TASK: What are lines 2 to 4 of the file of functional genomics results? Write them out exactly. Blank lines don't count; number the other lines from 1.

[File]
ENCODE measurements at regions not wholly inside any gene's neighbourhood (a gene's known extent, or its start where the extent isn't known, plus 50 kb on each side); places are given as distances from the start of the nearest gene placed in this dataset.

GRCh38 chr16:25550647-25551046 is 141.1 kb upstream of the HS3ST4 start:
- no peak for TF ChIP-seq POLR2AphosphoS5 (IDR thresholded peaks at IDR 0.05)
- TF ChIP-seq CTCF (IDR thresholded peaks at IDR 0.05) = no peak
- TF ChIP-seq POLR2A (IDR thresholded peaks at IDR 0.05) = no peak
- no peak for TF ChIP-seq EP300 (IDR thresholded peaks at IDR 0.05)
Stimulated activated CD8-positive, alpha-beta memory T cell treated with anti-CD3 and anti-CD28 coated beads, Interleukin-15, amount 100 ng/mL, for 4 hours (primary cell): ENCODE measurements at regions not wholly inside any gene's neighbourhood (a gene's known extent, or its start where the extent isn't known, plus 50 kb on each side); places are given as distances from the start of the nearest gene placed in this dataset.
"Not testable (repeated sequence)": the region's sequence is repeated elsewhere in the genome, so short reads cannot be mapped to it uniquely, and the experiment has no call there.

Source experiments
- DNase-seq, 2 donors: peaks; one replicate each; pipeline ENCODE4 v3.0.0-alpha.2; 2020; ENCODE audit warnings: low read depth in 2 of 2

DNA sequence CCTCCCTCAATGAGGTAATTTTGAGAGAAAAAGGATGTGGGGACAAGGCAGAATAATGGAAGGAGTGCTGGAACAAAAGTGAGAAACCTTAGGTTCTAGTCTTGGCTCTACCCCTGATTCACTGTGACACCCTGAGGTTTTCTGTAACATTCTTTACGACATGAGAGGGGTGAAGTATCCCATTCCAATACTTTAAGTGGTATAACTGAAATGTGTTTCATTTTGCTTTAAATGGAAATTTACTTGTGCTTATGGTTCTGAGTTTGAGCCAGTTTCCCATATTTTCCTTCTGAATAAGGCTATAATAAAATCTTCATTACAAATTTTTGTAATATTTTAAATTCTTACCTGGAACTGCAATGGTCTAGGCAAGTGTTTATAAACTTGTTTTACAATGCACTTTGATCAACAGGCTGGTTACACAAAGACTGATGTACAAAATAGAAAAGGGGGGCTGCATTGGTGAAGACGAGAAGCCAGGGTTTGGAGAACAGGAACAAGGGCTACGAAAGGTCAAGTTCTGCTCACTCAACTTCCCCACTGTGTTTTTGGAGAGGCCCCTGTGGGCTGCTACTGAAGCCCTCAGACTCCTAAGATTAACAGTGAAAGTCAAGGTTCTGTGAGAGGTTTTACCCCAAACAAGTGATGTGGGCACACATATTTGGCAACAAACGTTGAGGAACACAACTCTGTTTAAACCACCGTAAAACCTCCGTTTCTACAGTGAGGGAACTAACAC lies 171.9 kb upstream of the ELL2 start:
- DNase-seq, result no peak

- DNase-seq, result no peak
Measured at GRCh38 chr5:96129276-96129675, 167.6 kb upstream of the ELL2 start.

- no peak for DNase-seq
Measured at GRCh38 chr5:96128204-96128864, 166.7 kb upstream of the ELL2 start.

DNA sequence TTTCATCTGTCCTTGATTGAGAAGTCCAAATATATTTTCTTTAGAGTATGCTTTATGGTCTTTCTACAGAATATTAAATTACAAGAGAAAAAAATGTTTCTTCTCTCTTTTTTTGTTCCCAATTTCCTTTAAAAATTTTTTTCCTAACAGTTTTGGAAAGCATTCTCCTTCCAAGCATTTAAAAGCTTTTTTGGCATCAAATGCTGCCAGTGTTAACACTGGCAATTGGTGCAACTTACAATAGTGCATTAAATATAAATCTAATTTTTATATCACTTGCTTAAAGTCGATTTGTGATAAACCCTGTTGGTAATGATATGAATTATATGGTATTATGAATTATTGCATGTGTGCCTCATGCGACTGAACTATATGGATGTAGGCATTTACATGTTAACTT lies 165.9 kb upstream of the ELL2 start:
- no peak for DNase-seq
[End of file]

GRCh38 chr16:25550647-25551046 is 141.1 kb upstream of the HS3ST4 start:
- no peak for TF ChIP-seq POLR2AphosphoS5 (IDR thresholded peaks at IDR 0.05)
- TF ChIP-seq CTCF (IDR thresholded peaks at IDR 0.05) = no peak